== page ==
Wonderful reality check!

    xoxo
    Pamela

    • privilegeofparenting Says:

      Hi Pamela, Thanks for your gracious and kind words—and even more for being willing to take a stand with me in the bewildering rye, embracing our rejections as we strive to embrace all our kids, especially when they start racing to nowhere. With much affection right back at ‘cha, BD

      • Pamela Says:

        Bruce,

        I looked for you email and couldn’t find it. Thank you so much for your lovely comment on my blog, for always being so generous to me, for being so encouraging. Your blog is a constant source of wisdom and grace and I am so grateful for it.

        Peace, peace, peace,
        Pamela

  6. Wolf Pascoe Says:

    Bruce,

    I worked hard for four years in high school. Every decision I made about how to spend my time as an adolescent I made keeping in mind the goal of getting into an Ivy league school. I did all this to please my mother. After four years at Yale and more good grades, I was no better at thinking for myself than I was when I started high school, which is not an advertisement for an Ivy League education at the time. For me, learning to think came much later. The woman who interviewed you at Princeton apparently couldn’t think for herself either, which was also not an advertisement for the Ivy League.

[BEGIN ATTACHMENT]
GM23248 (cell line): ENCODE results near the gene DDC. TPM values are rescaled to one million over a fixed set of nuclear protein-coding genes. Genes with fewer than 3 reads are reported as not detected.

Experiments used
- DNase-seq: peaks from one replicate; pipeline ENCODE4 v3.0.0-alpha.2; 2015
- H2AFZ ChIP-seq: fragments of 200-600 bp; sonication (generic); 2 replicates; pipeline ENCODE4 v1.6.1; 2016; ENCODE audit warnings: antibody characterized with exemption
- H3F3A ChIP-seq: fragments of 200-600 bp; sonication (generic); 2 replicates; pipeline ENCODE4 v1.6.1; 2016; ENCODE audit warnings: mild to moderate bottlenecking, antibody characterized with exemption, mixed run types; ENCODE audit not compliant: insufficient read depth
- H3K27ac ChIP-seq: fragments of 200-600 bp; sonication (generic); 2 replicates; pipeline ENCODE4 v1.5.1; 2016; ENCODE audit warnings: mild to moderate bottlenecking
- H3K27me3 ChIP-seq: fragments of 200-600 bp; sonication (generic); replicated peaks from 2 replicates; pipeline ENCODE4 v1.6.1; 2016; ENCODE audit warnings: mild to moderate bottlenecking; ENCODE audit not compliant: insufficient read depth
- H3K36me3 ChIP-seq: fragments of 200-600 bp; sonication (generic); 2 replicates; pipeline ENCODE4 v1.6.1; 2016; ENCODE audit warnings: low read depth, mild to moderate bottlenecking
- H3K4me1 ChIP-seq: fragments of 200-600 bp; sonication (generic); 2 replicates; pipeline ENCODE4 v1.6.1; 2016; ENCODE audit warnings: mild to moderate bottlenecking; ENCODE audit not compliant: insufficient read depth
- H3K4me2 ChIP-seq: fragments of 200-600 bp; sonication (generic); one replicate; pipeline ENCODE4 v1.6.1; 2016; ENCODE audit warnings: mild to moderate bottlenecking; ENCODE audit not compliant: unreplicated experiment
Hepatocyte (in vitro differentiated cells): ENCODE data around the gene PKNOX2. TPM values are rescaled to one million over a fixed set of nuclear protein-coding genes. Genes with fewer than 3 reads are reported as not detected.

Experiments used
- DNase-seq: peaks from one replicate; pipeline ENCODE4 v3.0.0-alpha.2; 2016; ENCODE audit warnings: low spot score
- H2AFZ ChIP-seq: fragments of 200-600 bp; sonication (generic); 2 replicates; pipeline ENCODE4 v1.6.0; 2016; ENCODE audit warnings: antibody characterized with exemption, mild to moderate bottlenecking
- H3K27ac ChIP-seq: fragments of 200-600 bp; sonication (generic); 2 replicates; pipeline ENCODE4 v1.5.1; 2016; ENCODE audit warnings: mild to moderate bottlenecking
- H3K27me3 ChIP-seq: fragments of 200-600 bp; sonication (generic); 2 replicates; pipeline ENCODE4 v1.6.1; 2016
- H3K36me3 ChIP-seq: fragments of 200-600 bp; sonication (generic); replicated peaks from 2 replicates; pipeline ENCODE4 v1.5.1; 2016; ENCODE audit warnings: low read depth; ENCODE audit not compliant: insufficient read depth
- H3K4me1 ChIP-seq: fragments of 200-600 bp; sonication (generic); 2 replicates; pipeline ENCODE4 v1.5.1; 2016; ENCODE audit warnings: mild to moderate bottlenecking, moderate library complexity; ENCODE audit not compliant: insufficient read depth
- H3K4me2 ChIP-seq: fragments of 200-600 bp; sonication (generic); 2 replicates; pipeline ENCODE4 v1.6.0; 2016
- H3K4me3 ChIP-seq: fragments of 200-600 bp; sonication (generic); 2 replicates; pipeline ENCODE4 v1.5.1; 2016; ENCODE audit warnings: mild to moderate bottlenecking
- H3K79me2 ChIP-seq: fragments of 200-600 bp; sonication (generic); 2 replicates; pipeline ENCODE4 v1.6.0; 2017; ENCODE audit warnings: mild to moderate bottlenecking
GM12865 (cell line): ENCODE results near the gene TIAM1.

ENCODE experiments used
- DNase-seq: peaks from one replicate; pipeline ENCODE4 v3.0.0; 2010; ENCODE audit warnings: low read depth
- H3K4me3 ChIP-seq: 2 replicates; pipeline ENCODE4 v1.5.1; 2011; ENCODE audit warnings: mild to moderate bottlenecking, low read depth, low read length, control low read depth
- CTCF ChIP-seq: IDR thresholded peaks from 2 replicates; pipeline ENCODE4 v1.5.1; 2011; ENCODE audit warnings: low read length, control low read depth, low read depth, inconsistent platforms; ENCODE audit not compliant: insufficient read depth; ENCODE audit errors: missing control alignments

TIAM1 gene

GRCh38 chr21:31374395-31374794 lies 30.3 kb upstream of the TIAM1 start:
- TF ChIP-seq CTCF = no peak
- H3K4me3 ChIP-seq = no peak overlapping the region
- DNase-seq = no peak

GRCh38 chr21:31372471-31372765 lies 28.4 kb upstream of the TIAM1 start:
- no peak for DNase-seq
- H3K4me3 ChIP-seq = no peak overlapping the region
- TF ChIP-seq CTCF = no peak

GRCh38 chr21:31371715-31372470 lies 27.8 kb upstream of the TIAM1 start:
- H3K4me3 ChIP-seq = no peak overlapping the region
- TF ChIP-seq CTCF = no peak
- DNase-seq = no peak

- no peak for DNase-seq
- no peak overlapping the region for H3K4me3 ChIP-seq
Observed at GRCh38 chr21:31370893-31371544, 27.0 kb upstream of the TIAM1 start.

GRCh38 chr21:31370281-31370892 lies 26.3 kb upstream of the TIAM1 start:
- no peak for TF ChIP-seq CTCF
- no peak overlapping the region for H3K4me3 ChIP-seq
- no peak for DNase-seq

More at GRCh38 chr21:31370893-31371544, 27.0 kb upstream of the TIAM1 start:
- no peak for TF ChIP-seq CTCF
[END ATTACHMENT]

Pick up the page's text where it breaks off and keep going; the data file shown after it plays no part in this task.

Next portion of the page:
You, on the other hand, could think for yourself by the time you were applying to college. What education you needed for that you already had. This comes as no surprise to readers of this blog, who know an original mind when they see it.

    • privilegeofparenting Says:

      Gee Wolf, What I’m thinking for myself at this moment is that I’m blushing 🙂 Here’s to honoring all of our paths—and for striving for that combination of respect for each others’ voices and minds, in all their differentness, and at the same time being connected together via nourishing authenticity. Namaste

  7. TheKitchenWitch Says:

    This story is awesome. YOU are awesome. Your 17-year old self was awesome. To know that Princeton wasn’t for you took…wait for it…self-confidence! I know it seems like what you did was self-diminishing, but if I think about it, that’s not at all the truth. To walk into that office and do what you did took so much courage. You turned a moment that could have been humiliating (badgered by your father to apply, stammering through an answer of what made you “Princeton material”) and you turned it on its head: You took ownership of your feelings. Princeton wasn’t for you. Nobody was listening to you, but you knew in your heart you were right. That’s a big moment.